“Deadly Delivery” sounds like the name of a horror film. All the more disturbing, however, is that it is actually the title of a recent Amnesty International report on maternal mortality in the United States. The report highlights the fact that that the rate of maternal deaths in our country has more than doubled in the past ten years, rising from 6.6 deaths per 100,000 births in 1996 to 13.3 deaths per 100,000 births in 2006. Many of these deaths could have been prevented with improved access to high-quality health care. And as with most health outcomes, there are significant health disparities for maternal mortality rates—for instance, black women are nearly four times more likely to die of pregnancy-related complications than white women.
Many factors are related to the troubling state of maternal health in the U.S. For instance, the current national C-section rate of 31.8 percent (more than double the rate recommended by the WHO) exposes women to unnecessary surgical risks, while increasing the risk of potential pregnancies, and contributing to future C-sections. Prenatal and postpartum care are important components of a healthy pregnancy; for instance, maternal mortality is three to four times higher in women who do not receive prenatal care.
However, many individual health insurance plans do not cover prenatal or any other form of maternity care and the average postpartum care regimen in the United States consists of just one visit to the obstetrician-gynecologist. Like early and regular prenatal care, good pre-pregnancy health is also important to a healthy pregnancy and birth, but one in five women of reproductive age is uninsured, and thus likely to face barriers to getting the care she needs when she needs it.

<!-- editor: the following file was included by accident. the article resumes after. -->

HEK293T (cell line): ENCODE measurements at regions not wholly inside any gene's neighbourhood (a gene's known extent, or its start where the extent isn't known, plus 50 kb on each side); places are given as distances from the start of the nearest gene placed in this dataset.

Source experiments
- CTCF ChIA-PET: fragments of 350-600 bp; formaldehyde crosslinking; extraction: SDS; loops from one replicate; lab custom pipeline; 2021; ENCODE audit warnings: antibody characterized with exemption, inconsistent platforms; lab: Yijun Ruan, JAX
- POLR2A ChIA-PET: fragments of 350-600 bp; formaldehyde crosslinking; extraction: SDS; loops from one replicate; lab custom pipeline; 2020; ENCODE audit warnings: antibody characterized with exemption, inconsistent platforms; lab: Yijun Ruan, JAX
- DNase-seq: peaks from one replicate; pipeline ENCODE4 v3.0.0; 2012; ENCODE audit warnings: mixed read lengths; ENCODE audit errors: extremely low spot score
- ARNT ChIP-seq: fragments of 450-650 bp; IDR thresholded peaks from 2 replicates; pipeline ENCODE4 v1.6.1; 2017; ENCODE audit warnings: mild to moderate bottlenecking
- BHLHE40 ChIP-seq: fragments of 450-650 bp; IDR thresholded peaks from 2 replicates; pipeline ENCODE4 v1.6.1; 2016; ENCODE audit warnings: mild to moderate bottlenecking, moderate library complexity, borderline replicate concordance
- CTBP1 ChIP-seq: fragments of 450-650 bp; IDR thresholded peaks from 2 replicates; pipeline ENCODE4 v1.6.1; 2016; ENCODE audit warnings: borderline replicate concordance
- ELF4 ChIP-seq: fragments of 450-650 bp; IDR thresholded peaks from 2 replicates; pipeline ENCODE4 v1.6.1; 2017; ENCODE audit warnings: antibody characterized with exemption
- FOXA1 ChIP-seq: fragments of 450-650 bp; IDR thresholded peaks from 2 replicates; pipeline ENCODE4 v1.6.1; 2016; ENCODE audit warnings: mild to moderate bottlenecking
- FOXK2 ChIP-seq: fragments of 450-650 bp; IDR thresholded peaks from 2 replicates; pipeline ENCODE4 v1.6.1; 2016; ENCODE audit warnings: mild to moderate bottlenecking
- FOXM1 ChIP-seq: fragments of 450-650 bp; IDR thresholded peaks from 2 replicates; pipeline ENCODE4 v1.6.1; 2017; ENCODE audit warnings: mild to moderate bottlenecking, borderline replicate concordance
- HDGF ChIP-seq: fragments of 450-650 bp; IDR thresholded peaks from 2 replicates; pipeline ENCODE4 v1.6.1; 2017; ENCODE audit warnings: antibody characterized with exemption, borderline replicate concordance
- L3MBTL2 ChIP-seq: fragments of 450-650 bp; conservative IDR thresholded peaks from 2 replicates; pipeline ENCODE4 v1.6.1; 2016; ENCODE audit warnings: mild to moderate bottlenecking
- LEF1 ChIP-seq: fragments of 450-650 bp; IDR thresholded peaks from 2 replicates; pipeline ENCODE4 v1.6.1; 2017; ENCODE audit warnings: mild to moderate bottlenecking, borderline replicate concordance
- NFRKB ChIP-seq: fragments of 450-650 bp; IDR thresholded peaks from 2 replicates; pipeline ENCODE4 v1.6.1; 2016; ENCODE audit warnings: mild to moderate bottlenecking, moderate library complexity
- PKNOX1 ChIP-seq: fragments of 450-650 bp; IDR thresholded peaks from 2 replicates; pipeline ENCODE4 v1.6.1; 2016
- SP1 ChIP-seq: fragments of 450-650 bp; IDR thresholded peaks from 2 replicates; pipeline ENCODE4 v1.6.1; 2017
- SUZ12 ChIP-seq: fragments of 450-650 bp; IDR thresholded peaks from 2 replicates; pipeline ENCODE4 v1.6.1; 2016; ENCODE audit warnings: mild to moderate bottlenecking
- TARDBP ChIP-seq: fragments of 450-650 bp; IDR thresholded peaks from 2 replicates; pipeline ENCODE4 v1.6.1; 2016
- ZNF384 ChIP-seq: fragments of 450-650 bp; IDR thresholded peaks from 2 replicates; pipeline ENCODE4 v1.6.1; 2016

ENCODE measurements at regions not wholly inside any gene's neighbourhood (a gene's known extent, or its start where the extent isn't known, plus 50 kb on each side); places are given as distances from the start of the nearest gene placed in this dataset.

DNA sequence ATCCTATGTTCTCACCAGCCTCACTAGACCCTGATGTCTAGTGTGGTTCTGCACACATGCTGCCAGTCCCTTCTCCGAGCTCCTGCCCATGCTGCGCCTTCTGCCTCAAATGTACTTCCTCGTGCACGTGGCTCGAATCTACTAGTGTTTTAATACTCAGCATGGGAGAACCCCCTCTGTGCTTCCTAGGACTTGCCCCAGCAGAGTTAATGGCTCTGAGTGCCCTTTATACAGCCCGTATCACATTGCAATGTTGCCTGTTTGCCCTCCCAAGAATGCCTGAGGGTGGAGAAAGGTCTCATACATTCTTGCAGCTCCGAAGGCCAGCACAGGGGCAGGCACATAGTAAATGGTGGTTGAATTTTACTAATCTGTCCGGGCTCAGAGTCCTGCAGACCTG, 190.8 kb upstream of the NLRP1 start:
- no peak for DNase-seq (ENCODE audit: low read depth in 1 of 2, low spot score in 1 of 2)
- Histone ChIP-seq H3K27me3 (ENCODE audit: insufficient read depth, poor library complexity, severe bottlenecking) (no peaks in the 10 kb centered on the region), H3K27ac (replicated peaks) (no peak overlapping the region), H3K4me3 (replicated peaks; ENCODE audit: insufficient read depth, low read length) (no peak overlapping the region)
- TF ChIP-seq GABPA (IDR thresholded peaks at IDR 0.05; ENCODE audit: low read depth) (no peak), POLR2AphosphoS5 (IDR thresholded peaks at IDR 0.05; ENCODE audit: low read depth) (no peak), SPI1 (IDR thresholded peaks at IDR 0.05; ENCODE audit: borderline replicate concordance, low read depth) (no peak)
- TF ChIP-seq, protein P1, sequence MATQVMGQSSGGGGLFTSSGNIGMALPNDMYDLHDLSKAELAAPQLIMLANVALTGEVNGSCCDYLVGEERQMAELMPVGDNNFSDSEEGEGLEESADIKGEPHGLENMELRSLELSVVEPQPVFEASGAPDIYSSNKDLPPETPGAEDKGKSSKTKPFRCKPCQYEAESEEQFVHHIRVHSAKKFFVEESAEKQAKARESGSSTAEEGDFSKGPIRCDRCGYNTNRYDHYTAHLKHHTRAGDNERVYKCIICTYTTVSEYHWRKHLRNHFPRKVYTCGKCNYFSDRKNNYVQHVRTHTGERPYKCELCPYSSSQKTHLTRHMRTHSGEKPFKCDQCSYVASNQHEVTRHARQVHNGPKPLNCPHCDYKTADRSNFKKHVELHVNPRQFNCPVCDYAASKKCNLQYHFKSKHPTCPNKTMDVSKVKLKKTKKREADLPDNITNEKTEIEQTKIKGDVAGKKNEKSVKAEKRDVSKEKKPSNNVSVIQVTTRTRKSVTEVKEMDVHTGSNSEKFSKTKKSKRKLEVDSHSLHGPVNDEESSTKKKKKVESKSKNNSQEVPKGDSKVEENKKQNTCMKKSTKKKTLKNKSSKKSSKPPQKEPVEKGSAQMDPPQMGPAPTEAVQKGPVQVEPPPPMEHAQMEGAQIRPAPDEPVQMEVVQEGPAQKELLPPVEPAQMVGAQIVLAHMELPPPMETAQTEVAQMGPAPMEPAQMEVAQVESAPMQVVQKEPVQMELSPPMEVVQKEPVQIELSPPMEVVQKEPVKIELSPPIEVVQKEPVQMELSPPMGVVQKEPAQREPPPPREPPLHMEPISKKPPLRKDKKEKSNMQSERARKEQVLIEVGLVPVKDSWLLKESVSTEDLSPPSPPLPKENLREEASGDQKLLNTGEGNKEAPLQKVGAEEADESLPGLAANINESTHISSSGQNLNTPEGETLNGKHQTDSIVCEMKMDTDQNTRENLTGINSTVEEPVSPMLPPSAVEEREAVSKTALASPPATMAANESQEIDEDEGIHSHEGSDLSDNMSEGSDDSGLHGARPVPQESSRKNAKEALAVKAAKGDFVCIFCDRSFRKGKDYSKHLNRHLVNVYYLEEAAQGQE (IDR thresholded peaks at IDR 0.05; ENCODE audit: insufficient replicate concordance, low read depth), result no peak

Fortunately, there is plenty in the newly-passed health reform bill (which Obama signed into law on Tuesday!) that will directly address the issues raised in the Amnesty report. Health reform will expand health insurance coverage to millions of uninsured women of reproductive age. It will ensure that all new health plans sold to individuals and small businesses (both in and outside of the new Health Insurance Exchanges) include maternity care. It takes a multi-pronged approach to addressing health disparities, such as the staggering difference between the maternal morality rates for black and white women. And it emphasizes improvements in the health care quality, such as a new program under which state Medicaid programs (which currently cover more than 40% of births nationwide) collect and report data on the quality of care that enrollees receive, including maternity care.
Health care reform puts many pieces in place to improve the alarming maternal mortality rate in the U.S., but it is clearer than ever that we will need to institute a breadth of long-term solutions to address the problem. “Deadly Delivery” is a sobering read, but it gives us even more reason to cheer the passage of health reform and look forward to making more improvements in the future!